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Toyota Sera

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The Toyota Sera was a small car built by Toyota solely for the Japanese market in the early 1990s, although enthusiasts in New Zealand, India, Ireland, Australia, Canada, and the UK have since imported a handful of them. It was initially revealed as the Toyota AXV-II concept car in 1988, and was shown in almost production-ready form.

The Sera was available with a 1.5 L inline 4 engine. It came with either 4 speed automatic or a 5 speed manual transmission.

The car is related to the Toyota Paseo, and shares similar floorpans, suspension, steering and brakes.

The engine is the 5E-FHE developing 110ps (108bhp), and this is the largest capacity derivation of the E series engines, and the most powerful of the normally aspirated versions. The Toyota Starlet GT Turbo or Glanza engine, codename 4E-FTE, develops 135ps (133bhp) as standard and has been successfully transplanted in a number of Seras in Japan, Australia and the UK.

Its most distinctive feature is its butterfly doors, which open forward and up from the bottom and top of the A pillar (similar to the McLaren F1). The weight of the door is supported by a thick gas strut, but there is a balance system to help take into account changes in temperature inside the door. The door can be opened fully in a fairly confined space - 43cm clearance on either side of the car, unlike the conventional doors on most cars.

The Sera came with an optional 'Live' surround sound system that included a pair of component speakers on the rear parcel tray, mounted in a tube that could rotate towards the passengers or the glass hatch. This premium sound package also included a small subwoofer as well as a centre speaker in the dash and is usually identified as "Super Live Surround Sound" or SLSS.

One drawback of the car is the large amount of glass that can create a solar load greenhouse effect inside the car causing interior temperatures to soar. All Seras came as standard with air conditioning to offset this problem, and the advantage of the design is that the otherwise cramped rear passengers enjoy incredible visibility to the front and sides (and above!) compared to most small coupes. Due to the overwhelming amount of glass the body is not very rigid. This lack of rigidity affects the handling characteristics with body roll (although some of this behaviour can often be attributed to the age of the cars since new genuine suspension is actually quite competent, although still somewhat at odds with the sporting image the car has acquired outside of Japan). Another disappointing feature is the small opening for the rear cargo area; measuring only 52cm by 82cm. This boot (trunk) space is large enough to fit a small suitcase, but the rear seats fold down to increase storage area to an acceptable level, and the division between the rear seats and luggage area is removeable. Ultimately the Sera is an incredibly practical design given its compact size.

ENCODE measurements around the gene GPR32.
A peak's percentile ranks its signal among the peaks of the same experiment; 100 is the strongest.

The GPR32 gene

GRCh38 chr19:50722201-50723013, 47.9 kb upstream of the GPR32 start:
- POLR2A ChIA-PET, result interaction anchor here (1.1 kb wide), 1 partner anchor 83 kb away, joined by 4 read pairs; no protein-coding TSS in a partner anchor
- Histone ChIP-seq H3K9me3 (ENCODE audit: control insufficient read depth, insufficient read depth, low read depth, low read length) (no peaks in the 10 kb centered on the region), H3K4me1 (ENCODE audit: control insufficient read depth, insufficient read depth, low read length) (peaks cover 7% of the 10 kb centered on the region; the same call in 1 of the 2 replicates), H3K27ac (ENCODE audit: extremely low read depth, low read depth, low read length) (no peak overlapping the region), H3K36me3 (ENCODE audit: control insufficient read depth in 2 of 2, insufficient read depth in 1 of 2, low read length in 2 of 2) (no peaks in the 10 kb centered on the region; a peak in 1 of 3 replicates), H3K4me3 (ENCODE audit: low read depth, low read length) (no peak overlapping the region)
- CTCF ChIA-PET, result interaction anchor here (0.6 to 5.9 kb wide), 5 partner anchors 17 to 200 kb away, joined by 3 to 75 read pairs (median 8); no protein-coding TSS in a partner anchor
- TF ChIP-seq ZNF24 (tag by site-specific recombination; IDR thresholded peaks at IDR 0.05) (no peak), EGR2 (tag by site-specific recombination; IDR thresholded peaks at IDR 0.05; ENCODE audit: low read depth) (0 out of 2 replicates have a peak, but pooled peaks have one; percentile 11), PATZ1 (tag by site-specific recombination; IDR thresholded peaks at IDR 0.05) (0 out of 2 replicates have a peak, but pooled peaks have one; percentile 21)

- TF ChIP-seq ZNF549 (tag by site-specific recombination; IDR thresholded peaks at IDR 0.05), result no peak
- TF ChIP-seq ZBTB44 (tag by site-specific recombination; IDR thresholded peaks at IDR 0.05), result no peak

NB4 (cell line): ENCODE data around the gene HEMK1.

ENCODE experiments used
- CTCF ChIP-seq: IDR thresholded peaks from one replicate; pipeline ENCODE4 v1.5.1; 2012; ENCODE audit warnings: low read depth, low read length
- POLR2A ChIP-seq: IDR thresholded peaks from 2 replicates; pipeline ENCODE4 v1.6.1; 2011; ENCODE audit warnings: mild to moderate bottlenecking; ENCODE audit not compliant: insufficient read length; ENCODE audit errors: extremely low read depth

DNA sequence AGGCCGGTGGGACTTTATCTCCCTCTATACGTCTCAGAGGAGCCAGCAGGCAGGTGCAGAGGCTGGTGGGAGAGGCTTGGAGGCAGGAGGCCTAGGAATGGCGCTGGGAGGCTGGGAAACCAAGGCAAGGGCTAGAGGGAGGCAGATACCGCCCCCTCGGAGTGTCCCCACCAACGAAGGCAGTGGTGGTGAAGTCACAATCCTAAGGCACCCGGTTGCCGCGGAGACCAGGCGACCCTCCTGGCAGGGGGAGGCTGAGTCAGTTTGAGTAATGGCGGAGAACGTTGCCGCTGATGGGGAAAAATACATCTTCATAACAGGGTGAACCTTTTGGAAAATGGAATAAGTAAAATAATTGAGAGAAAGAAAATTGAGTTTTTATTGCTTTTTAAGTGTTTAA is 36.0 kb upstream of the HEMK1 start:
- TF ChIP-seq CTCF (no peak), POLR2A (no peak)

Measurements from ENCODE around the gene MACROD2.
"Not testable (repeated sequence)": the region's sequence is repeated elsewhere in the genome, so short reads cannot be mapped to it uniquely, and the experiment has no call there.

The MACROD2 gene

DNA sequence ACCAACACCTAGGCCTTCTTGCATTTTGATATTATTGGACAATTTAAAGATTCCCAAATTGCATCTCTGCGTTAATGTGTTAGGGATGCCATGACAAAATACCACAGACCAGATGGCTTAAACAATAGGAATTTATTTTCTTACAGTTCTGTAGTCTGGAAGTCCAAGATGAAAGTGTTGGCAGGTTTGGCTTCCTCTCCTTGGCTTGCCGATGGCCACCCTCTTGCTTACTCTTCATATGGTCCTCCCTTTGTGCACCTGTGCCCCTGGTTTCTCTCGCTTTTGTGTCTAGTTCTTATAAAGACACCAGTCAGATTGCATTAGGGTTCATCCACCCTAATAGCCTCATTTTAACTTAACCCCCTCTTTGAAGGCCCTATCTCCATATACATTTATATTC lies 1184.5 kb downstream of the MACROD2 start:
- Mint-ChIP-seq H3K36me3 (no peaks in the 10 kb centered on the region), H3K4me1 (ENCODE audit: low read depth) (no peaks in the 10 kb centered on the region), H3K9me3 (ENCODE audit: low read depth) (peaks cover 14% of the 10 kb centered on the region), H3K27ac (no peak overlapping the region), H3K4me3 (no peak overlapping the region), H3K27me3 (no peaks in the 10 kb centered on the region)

The Toyota Sera was produced in three distinct versions, each available with either manual or automatic transmissions, standard (2 speakers, fitted to the doors) or SLSS audio, and a wide range of options. The initial build (Phase 1) features beige/tan interior or greyish blue depending on exterior colour, a bayonet fuel filler cap, and a ribbed woven seat material that is very hardwearing. Most of the production was completed in this phase, around 12,000 of the total 16,000 or so cars produced, from launch in 1990 to May 1991. From May 1991 to June 1992, Phase II was produced, identifiable by different seat materials featuring a pastel pattern in the main sections with tan/greyish bolsters depending on interior colour, and a screw-type fuel filler cap. Around 2,300 Phase II cars were produced.

The final version of the Sera (Phase III) features a grey interior with seat fabrics that have a secondary colour to complement the exterior colour, some engine component revisions, side impact beams in the doors, optional airbags (which may have been accompanied by ABS - an option on all Seras - and three-point rear seat belts), stronger door struts to compensate for the side impact beams, and the only external change to the Sera - a solid plastic spoiler with LED high-level brake light incorporated.

The Phase III Sera also featured a limited edition model, the Amlux.

Optional accessories for the Sera at launch included an in car fax, "fragrance synthesizer", CleanACE cabin filter (relatively common - for an accessory. Many accessories are extremely rare), parking sensors, ski-racks which attached to the doors, and a different set of seat covers and mats in a striking colour combination.

The Sera/AXV-II was one of the first cars to feature projector headlights (the AXV-II concept featured conventional lights). The Alfa Romeo Stradale is believed to be the first car to feature dihedral doors, which like the Sera, features windows that curve upward into the 'roof' section of the vehicle.

The Sera is still very well supported by Toyota for spares, and many UK dealers are happy to order parts and service the car.

In Australia, most Seras will have required three-point seatbelts and side impact beams to be fitted for compliance. There may be benefits to importing a later model to avoid this third-party work.

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